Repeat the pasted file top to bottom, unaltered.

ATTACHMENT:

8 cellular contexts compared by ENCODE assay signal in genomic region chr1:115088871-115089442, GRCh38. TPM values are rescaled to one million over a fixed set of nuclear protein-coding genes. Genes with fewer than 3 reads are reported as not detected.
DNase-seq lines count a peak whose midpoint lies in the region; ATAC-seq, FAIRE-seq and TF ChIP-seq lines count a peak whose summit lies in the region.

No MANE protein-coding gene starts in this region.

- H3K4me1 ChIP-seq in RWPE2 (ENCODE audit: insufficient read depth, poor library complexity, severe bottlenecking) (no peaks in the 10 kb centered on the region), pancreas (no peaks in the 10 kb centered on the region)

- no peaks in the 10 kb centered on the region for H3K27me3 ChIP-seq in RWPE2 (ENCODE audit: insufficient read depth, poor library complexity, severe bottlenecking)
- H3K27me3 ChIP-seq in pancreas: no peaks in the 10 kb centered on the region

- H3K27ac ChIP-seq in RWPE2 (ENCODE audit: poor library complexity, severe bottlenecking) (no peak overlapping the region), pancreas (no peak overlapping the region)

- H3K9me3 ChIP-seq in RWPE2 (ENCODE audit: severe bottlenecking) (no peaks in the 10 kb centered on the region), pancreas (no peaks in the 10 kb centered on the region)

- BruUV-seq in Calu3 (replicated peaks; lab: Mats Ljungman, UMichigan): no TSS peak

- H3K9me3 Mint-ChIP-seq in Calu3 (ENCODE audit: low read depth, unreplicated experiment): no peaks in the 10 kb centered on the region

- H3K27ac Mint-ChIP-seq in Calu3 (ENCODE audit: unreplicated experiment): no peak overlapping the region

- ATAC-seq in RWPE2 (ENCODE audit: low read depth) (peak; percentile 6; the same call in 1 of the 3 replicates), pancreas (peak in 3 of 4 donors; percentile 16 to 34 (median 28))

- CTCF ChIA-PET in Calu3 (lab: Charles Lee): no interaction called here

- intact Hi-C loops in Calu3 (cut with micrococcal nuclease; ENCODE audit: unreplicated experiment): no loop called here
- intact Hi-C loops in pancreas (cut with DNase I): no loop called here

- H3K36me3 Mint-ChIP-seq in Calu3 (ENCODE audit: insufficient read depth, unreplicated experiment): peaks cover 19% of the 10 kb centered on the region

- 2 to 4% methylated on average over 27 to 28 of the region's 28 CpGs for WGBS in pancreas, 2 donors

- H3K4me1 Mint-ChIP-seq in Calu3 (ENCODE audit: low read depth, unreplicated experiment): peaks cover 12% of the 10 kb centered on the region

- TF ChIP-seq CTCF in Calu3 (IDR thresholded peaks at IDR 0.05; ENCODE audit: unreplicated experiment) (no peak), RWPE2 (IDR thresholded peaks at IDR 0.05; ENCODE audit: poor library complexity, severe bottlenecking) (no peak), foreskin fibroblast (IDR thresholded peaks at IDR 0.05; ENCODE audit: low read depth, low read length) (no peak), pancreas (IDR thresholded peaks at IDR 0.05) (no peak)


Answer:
8 cellular contexts compared by ENCODE assay signal in genomic region chr1:115088871-115089442, GRCh38. TPM values are rescaled to one million over a fixed set of nuclear protein-coding genes. Genes with fewer than 3 reads are reported as not detected.
DNase-seq lines count a peak whose midpoint lies in the region; ATAC-seq, FAIRE-seq and TF ChIP-seq lines count a peak whose summit lies in the region.

No MANE protein-coding gene starts in this region.

- H3K4me1 ChIP-seq in RWPE2 (ENCODE audit: insufficient read depth, poor library complexity, severe bottlenecking) (no peaks in the 10 kb centered on the region), pancreas (no peaks in the 10 kb centered on the region)

- no peaks in the 10 kb centered on the region for H3K27me3 ChIP-seq in RWPE2 (ENCODE audit: insufficient read depth, poor library complexity, severe bottlenecking)
- H3K27me3 ChIP-seq in pancreas: no peaks in the 10 kb centered on the region

- H3K27ac ChIP-seq in RWPE2 (ENCODE audit: poor library complexity, severe bottlenecking) (no peak overlapping the region), pancreas (no peak overlapping the region)

- H3K9me3 ChIP-seq in RWPE2 (ENCODE audit: severe bottlenecking) (no peaks in the 10 kb centered on the region), pancreas (no peaks in the 10 kb centered on the region)

- BruUV-seq in Calu3 (replicated peaks; lab: Mats Ljungman, UMichigan): no TSS peak

- H3K9me3 Mint-ChIP-seq in Calu3 (ENCODE audit: low read depth, unreplicated experiment): no peaks in the 10 kb centered on the region

- H3K27ac Mint-ChIP-seq in Calu3 (ENCODE audit: unreplicated experiment): no peak overlapping the region

- ATAC-seq in RWPE2 (ENCODE audit: low read depth) (peak; percentile 6; the same call in 1 of the 3 replicates), pancreas (peak in 3 of 4 donors; percentile 16 to 34 (median 28))

- CTCF ChIA-PET in Calu3 (lab: Charles Lee): no interaction called here

- intact Hi-C loops in Calu3 (cut with micrococcal nuclease; ENCODE audit: unreplicated experiment): no loop called here
- intact Hi-C loops in pancreas (cut with DNase I): no loop called here

- H3K36me3 Mint-ChIP-seq in Calu3 (ENCODE audit: insufficient read depth, unreplicated experiment): peaks cover 19% of the 10 kb centered on the region

- 2 to 4% methylated on average over 27 to 28 of the region's 28 CpGs for WGBS in pancreas, 2 donors

- H3K4me1 Mint-ChIP-seq in Calu3 (ENCODE audit: low read depth, unreplicated experiment): peaks cover 12% of the 10 kb centered on the region

- TF ChIP-seq CTCF in Calu3 (IDR thresholded peaks at IDR 0.05; ENCODE audit: unreplicated experiment) (no peak), RWPE2 (IDR thresholded peaks at IDR 0.05; ENCODE audit: poor library complexity, severe bottlenecking) (no peak), foreskin fibroblast (IDR thresholded peaks at IDR 0.05; ENCODE audit: low read depth, low read length) (no peak), pancreas (IDR thresholded peaks at IDR 0.05) (no peak)